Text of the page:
Tidying up your childcare taxes before the deadline

April tends to be when tax talk reaches its crescendo. People are filing their personal income tax returns and crossing their fingers for a big refund check from Uncle Sam. But if you’re a family in the Big Apple with in-home childcare expenses, you know your tax season really began back in January and is finally winding down.

By now, you’ve accounted for all of your caregiver’s wages and taxes for 2013, given her a W-2 Form, and filed paperwork with the Social Security Administration. It’s quite a bit of work to do, so kudos for getting the job done!

There are only two things left to do before the April 15 personal income tax filing deadline. First, make sure you attach a Schedule H to your personal income tax return. Then, be sure to capitalize on your childcare tax breaks.

The Schedule H simply summarizes your household employment activity, so the Internal Revenue Service understands you paid someone to work in your home, withheld federal taxes from her, and paid your share of federal taxes. If you’ve remitted the federal tax throughout the year using the 1040-ES (Estimated Tax) process, you’ll reflect those payments on your 1040 Form and they will offset the liability reported on Schedule H. If you have not made those payments yet, they’ll be factored into your tax payment and refund.

The tax break you’ll want to take is the Child and Dependent Care Tax Credit (IRS Form 2441) — not to be confused with the Child Tax Credit. As long as childcare was needed because you and your spouse both work or are full-time students, you can apply the wages you paid your caregiver (and other qualifying childcare expenses) to this tax credit.

If you have one child, you can itemize up to $3,000 of expenses per year and if you have two or more children, you can itemize up to $6,000 per year. Most families will receive a 20 percent tax credit on these expenses, so you can expect to see a savings of up to $600 if you have one child and up to $1,200 if you have two or more children.

NOTE: If you applied your childcare expenses to a Dependent Care Account (“Flexible Spending Account” or “FSA”) through your work, you likely cannot take the Child and Dependent Care Tax Credit unless you have two or more children. The dollars applied in a Flexible Spending Account count against your expense limits. So, if you have one child and applied more than $3,000 to your account, you have already exhausted your expense limit. However, if you have two or more children, you may itemize the expenses that have not already been applied to your account — up to $6,000. Since most people utilize $5,000 in their Flexible Spending Account, this provides an additional $1,000 that can be itemized on Form 2441.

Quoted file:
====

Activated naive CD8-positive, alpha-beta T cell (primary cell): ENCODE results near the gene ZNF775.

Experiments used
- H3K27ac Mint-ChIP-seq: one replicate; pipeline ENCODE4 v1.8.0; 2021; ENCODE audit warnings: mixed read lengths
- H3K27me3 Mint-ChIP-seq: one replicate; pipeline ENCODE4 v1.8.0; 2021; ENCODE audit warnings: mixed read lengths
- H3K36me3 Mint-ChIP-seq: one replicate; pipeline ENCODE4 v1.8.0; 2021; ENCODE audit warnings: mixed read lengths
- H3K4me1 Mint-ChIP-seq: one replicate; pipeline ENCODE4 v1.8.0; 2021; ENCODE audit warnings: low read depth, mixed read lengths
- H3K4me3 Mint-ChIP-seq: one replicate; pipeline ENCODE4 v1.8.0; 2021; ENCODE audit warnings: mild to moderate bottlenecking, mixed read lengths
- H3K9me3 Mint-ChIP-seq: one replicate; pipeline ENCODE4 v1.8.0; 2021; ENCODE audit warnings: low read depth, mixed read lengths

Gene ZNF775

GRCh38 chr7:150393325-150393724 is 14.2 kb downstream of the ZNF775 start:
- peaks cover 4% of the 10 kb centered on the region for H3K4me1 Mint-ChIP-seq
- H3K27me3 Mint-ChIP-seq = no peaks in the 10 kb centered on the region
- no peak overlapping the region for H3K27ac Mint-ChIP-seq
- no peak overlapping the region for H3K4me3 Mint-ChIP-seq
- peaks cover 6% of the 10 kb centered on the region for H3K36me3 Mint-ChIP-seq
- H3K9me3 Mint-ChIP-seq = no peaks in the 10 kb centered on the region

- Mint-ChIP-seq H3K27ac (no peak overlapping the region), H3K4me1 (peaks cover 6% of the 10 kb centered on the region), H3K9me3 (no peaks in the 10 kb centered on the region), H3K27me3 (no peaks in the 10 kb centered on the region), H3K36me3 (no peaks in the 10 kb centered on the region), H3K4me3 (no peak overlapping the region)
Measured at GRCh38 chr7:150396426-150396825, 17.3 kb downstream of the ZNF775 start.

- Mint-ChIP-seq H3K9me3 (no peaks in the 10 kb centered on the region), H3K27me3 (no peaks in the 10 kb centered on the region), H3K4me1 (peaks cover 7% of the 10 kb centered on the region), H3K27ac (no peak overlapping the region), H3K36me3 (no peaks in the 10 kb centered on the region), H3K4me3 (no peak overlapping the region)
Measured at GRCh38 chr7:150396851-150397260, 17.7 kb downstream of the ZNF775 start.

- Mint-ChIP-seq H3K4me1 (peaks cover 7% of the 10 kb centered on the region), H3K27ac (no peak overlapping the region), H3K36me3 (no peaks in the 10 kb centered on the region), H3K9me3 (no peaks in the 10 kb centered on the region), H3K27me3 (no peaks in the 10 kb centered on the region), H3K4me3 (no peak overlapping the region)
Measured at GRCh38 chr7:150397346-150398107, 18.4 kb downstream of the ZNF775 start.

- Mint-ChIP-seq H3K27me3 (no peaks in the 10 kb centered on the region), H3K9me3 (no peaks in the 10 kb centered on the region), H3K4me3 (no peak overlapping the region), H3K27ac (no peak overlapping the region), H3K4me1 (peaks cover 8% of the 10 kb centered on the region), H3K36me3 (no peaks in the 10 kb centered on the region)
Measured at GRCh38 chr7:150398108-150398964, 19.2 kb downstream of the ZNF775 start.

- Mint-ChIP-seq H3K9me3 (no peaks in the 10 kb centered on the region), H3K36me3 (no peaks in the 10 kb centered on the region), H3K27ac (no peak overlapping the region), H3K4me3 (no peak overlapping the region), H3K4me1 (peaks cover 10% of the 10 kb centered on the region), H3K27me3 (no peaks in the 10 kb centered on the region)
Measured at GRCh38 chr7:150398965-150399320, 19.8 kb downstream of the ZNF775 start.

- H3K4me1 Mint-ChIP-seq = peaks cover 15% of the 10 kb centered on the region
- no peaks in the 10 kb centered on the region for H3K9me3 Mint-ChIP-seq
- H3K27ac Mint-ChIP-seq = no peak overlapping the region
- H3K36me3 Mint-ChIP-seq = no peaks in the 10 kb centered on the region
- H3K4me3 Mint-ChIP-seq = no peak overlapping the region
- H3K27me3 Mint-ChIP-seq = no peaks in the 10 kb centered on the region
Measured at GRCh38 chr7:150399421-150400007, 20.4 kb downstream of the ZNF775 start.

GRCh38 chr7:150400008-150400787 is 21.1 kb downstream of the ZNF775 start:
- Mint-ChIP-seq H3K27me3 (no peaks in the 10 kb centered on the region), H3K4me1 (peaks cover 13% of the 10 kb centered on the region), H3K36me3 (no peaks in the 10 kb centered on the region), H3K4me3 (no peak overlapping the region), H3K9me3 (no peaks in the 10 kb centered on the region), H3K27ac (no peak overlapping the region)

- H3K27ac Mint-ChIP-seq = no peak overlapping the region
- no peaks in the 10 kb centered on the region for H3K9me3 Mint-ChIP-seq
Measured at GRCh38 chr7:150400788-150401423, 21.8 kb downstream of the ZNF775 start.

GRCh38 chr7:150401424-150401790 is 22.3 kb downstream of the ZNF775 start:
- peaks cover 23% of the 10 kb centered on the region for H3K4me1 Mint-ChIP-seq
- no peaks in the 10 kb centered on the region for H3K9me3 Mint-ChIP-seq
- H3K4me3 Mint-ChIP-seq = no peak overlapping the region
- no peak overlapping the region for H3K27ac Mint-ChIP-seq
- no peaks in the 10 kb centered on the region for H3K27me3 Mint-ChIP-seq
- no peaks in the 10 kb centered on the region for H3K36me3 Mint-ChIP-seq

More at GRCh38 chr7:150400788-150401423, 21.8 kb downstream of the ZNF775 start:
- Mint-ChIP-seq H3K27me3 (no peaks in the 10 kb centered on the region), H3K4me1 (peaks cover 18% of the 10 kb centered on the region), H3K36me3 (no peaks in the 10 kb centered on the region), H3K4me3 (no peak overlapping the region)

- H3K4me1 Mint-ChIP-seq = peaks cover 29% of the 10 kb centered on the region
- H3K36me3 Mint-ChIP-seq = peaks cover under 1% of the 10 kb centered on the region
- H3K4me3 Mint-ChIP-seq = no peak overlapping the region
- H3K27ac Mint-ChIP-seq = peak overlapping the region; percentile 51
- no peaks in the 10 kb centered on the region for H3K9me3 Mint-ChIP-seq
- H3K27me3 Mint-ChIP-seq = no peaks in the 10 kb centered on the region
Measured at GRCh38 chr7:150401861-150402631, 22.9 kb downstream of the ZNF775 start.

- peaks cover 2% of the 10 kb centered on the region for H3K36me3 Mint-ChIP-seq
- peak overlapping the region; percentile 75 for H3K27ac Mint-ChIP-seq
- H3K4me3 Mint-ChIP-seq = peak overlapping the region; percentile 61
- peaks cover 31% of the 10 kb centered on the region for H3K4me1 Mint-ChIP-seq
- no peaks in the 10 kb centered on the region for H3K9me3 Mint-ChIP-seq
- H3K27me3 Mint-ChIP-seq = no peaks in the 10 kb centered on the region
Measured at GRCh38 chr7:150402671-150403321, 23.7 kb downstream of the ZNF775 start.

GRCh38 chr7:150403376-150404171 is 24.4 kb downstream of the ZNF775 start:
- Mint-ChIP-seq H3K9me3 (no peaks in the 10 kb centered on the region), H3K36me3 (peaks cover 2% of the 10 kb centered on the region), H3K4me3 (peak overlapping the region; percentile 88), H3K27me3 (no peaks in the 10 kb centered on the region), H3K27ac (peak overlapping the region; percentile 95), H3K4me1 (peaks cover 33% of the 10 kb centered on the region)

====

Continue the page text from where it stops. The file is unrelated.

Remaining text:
As you finalize these taxes and tax breaks, it’s a great opportunity to look back at your care-related expenses in 2013 and see if you need to adjust your budget for 2014. For instance, a few things you definitely need to keep in mind are changes to laws specific to New York residents. As of this year, the minimum wage increased from $7.25 per hour to $8 per hour, so you need to make sure you’ve budgeted for this increase if you paid under $8 per hour in 2013.

Lastly, if you’re not doing so already, you’ll need to make sure you’ve budgeted for your caregiver to have paid days off. State law mandates that if — on average — she works 30 hours or more per week, she is entitled to three paid days off once she’s worked for you for a full year. If she works between 20 and 30 hours per week, she is entitled to two paid days off and if she works less than 20 hours per week, she earns one paid day off. This paid time off mandate was part of the New York Domestic Workers’ Bill of Rights legislation that passed in 2010.

We know all these details are tedious, but taking care of all these tax and labor law obligations is important to you and your caregiver. It protects you from audit and wage disputes and entitles you to tax breaks. For your caregiver, the payroll system funds all the benefits and protections (Social Security, Medicare, Unemployment, etc.) other workers enjoy — now and in retirement. That peace of mind for both parties makes for a more professional and more successful working relationship.

Stephanie Breedlove is the vice president of Care.com HomePay.